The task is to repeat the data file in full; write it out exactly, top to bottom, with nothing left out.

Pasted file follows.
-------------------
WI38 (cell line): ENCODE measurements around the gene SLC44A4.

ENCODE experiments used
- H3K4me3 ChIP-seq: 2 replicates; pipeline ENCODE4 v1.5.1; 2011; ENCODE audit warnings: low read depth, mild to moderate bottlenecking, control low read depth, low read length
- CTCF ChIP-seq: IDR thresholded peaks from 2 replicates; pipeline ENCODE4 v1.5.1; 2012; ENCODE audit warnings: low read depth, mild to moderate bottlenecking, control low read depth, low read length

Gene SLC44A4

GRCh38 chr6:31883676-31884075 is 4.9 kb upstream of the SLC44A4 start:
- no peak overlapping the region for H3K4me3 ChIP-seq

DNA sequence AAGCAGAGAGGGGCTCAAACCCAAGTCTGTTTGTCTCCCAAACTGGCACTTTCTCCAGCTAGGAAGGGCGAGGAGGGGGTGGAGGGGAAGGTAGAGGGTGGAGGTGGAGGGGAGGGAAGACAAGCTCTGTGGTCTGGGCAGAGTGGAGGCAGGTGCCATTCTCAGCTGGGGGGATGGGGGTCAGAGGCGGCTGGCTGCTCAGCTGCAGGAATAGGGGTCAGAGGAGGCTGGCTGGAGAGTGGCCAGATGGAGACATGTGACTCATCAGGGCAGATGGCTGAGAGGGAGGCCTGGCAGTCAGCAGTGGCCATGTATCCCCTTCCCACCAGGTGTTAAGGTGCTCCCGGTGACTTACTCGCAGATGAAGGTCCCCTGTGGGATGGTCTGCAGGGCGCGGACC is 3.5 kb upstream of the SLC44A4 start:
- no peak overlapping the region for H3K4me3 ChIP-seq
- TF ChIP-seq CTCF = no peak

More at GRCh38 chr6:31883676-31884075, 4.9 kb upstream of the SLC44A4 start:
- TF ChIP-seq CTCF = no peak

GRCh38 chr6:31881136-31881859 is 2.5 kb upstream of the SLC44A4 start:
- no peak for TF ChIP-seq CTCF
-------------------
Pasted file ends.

WI38 (cell line): ENCODE measurements around the gene SLC44A4.

ENCODE experiments used
- H3K4me3 ChIP-seq: 2 replicates; pipeline ENCODE4 v1.5.1; 2011; ENCODE audit warnings: low read depth, mild to moderate bottlenecking, control low read depth, low read length
- CTCF ChIP-seq: IDR thresholded peaks from 2 replicates; pipeline ENCODE4 v1.5.1; 2012; ENCODE audit warnings: low read depth, mild to moderate bottlenecking, control low read depth, low read length

Gene SLC44A4

GRCh38 chr6:31883676-31884075 is 4.9 kb upstream of the SLC44A4 start:
- no peak overlapping the region for H3K4me3 ChIP-seq

DNA sequence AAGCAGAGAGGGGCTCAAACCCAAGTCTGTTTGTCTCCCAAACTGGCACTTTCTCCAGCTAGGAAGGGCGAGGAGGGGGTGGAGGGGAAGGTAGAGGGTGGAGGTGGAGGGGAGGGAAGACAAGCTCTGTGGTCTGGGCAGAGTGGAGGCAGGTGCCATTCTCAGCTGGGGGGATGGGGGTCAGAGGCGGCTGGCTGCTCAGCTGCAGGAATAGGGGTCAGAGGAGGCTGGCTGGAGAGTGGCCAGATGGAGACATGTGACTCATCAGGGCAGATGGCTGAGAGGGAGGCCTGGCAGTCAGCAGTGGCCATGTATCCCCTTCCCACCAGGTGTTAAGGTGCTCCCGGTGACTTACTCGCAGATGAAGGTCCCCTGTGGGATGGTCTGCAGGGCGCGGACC is 3.5 kb upstream of the SLC44A4 start:
- no peak overlapping the region for H3K4me3 ChIP-seq
- TF ChIP-seq CTCF = no peak

More at GRCh38 chr6:31883676-31884075, 4.9 kb upstream of the SLC44A4 start:
- TF ChIP-seq CTCF = no peak

GRCh38 chr6:31881136-31881859 is 2.5 kb upstream of the SLC44A4 start:
- no peak for TF ChIP-seq CTCF